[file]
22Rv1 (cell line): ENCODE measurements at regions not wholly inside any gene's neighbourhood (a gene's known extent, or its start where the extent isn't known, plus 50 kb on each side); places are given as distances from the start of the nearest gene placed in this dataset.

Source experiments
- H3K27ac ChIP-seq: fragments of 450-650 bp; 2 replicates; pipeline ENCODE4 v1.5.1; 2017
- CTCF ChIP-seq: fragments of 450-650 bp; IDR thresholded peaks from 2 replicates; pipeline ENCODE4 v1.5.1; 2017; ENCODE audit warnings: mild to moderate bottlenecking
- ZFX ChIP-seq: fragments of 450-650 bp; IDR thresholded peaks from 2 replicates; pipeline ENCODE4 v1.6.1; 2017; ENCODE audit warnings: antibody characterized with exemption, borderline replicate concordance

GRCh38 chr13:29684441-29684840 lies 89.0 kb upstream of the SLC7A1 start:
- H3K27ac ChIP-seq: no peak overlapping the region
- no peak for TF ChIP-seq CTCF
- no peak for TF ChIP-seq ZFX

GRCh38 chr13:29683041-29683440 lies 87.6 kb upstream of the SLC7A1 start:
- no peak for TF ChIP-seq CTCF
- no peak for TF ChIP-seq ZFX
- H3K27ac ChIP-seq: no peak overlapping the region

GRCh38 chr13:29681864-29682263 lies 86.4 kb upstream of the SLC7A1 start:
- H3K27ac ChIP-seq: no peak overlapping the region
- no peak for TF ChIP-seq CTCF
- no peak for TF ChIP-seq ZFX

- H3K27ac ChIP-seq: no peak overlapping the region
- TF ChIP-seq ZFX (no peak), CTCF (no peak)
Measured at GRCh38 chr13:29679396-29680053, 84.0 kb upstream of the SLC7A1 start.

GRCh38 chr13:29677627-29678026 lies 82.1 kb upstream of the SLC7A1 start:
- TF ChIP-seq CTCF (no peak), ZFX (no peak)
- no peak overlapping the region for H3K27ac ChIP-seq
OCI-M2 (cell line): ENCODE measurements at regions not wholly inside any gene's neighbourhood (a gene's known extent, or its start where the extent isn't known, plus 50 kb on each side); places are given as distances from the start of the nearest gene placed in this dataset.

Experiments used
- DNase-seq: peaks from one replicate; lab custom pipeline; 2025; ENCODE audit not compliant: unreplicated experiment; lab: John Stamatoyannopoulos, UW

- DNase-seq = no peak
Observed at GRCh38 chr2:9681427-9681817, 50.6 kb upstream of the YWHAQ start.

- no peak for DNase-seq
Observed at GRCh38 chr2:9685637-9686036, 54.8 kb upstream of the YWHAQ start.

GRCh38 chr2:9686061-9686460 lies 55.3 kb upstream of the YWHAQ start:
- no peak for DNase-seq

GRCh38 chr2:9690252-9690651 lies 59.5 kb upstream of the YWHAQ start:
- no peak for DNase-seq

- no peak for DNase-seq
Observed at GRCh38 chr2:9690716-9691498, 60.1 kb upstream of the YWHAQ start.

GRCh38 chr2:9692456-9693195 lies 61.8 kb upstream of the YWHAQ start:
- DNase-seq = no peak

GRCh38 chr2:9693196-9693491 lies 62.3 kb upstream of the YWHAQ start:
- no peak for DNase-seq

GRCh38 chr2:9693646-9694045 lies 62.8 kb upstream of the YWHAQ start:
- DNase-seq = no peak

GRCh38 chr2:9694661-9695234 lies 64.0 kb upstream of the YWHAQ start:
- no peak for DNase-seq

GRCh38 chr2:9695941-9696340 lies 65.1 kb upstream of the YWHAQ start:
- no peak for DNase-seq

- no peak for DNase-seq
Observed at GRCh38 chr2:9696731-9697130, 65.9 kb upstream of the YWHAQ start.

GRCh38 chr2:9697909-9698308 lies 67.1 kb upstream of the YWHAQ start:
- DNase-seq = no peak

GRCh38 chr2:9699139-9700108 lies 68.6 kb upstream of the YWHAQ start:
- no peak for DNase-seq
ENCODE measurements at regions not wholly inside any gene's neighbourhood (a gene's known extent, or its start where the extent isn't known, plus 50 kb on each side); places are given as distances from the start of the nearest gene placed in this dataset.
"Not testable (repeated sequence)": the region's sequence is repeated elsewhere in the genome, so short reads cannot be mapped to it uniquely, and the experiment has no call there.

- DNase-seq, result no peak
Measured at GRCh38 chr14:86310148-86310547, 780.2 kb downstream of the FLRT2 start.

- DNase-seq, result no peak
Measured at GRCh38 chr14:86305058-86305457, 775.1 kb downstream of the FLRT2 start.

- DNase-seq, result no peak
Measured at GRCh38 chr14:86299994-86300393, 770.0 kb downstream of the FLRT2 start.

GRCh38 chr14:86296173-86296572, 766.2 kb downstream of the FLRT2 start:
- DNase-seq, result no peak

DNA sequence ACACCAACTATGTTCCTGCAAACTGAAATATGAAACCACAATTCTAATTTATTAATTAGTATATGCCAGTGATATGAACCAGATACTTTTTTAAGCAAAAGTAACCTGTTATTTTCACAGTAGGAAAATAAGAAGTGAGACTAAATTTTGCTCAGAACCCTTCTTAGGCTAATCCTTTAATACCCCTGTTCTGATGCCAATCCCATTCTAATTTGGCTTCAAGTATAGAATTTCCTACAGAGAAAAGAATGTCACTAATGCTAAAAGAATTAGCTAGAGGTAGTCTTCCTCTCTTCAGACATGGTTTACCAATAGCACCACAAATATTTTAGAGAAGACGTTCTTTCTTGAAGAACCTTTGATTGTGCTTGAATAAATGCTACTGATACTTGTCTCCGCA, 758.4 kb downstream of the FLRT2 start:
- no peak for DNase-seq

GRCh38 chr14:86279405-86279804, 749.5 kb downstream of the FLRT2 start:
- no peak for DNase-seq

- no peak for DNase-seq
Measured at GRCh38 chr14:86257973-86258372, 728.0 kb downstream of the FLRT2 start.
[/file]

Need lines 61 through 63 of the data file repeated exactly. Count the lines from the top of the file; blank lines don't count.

GRCh38 chr14:86296173-86296572, 766.2 kb downstream of the FLRT2 start:
- DNase-seq, result no peak

DNA sequence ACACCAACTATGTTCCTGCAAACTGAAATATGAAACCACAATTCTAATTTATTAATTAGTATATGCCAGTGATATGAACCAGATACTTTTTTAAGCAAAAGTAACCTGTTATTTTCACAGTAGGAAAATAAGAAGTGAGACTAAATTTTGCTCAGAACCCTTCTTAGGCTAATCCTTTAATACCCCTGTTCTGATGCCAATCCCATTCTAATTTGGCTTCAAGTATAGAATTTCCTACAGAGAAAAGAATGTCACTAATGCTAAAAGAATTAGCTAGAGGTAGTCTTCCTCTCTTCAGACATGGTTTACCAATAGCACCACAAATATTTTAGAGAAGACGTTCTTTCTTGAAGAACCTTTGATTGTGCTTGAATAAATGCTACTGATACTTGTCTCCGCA, 758.4 kb downstream of the FLRT2 start: